Server Types: Blade Server vs. Rack Server vs. Tower Server
Blade server and rack servers are the most commonly used equipment in data centers, while tower servers are generally used in small and medium-sized enterprises or office areas. These three types of servers have their advantages and disadvantages. They also have different effects on the performance, space, and scalability of data centers. What should be the server solutions for different application scenarios? Here let us know about them: blade server vs. rack server vs. tower server.
What Are They and How Do They Work?
The following introduces the definition, form and function of blade servers, rack servers and tower servers. These three network servers have their unique features in terms of form factor and performance.
Compared with blade servers and tower servers, the space occupied by rack servers is in balance. Rack-mounted servers are designed according to uniform standards, usually installed in a rack, and can be stacked and placed in a metal casing for easy management.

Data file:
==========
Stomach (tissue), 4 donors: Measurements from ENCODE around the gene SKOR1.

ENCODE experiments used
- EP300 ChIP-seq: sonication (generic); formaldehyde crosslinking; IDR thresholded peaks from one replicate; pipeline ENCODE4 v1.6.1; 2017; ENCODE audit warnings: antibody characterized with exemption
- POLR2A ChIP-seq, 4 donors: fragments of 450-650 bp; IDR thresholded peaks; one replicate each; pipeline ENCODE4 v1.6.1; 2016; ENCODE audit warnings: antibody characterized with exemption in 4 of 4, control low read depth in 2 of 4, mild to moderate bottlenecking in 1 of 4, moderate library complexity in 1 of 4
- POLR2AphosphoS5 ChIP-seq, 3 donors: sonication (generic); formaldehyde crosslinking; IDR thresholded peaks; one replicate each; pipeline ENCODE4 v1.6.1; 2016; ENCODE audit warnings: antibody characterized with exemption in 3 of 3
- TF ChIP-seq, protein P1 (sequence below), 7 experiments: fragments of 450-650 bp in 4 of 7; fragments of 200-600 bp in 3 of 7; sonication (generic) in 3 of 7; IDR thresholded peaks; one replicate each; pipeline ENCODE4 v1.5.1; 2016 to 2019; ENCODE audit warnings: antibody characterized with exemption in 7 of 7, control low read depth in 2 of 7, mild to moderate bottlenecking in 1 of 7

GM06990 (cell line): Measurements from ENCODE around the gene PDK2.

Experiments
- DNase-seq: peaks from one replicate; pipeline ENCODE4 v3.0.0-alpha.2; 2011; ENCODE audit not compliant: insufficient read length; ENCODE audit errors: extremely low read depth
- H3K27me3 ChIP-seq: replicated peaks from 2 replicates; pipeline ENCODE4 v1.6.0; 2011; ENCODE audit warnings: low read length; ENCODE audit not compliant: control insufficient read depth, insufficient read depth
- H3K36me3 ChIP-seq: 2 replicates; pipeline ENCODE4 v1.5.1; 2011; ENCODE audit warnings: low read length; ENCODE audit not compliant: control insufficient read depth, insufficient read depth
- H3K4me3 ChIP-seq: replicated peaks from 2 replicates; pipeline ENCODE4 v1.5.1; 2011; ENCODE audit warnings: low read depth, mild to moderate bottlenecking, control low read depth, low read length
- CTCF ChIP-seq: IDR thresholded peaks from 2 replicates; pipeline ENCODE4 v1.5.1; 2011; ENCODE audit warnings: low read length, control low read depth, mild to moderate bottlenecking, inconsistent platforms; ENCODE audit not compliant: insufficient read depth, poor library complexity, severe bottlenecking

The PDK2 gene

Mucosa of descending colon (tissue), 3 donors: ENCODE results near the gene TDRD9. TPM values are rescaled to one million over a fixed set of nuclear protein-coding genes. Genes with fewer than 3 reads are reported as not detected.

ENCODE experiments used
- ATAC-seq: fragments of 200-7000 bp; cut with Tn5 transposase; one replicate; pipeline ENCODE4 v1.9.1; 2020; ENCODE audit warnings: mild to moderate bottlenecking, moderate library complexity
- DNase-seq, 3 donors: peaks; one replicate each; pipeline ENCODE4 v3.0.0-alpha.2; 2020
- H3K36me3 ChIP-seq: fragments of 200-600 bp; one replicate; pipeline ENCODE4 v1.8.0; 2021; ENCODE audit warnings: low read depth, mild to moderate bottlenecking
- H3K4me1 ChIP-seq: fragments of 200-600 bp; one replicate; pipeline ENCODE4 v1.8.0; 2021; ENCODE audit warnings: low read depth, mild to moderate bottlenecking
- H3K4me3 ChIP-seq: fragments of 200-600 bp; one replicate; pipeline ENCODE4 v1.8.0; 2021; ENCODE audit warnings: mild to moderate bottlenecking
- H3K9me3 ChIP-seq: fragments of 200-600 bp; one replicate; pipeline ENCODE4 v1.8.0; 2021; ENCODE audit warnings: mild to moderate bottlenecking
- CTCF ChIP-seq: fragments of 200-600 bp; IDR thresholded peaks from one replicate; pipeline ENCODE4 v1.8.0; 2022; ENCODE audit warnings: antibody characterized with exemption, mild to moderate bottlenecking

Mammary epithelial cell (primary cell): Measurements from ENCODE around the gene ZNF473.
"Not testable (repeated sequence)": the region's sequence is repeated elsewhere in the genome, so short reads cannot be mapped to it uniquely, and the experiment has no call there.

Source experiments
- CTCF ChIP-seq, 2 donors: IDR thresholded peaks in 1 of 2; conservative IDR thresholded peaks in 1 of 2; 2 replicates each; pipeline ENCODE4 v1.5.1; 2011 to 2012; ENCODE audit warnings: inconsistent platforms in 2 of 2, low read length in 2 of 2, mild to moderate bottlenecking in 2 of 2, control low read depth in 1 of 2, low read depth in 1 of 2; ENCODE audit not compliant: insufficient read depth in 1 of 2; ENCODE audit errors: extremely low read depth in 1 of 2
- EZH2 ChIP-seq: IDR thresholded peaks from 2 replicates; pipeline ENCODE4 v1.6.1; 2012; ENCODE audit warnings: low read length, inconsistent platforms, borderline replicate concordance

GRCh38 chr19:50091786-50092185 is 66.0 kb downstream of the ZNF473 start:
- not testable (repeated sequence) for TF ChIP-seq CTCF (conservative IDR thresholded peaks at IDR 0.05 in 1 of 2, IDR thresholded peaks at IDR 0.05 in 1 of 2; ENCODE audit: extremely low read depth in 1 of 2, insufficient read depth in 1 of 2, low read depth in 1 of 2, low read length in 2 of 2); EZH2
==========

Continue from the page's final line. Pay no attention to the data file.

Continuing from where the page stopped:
The rack server measures 1.75 inches high and 19 inches wide. The height can be 1U, 4U, 6U, 10U or higher.
The internal space of 1U rack server is relatively limited, and only 1-2 PCI expansion slots are allowed. Customized rack servers can support more accessories and card slots. For example, the FS RS3110 server, as a single-socket 1U server, is customizable and can provide various accessories you need.
The advantages of rack servers:
Reduced failures: easy to move, easy to deploy.
Simplified cabling: In-rack management tools make cable organization easy and efficient.
Cost-effectiveness: lower cost and large amount of computing power and efficiency.
Larger data centers may use rack-mounted servers for space savings and ease of management, but care must be taken with cooling.
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Blade servers are similar to rack servers, but they are smaller and contain only modular circuit boards such as the server CPU, memory, and network controls. However, some blade servers have storage drives installed that can be used for network storage, such as SAN or NAS devices. The advantages are as follows:
Hot-swappable for easy deployment.
Data cluster processing.
All blade servers can be connected through a single interface, which makes maintenance and monitoring easy.
Blade servers do not involve the tedious task of setting up cabling.
However, their intense work also generates a lot of heat, so good cooling is required to keep them running efficiently.
''Also Check- NAS vs Server: Which Is Right for You?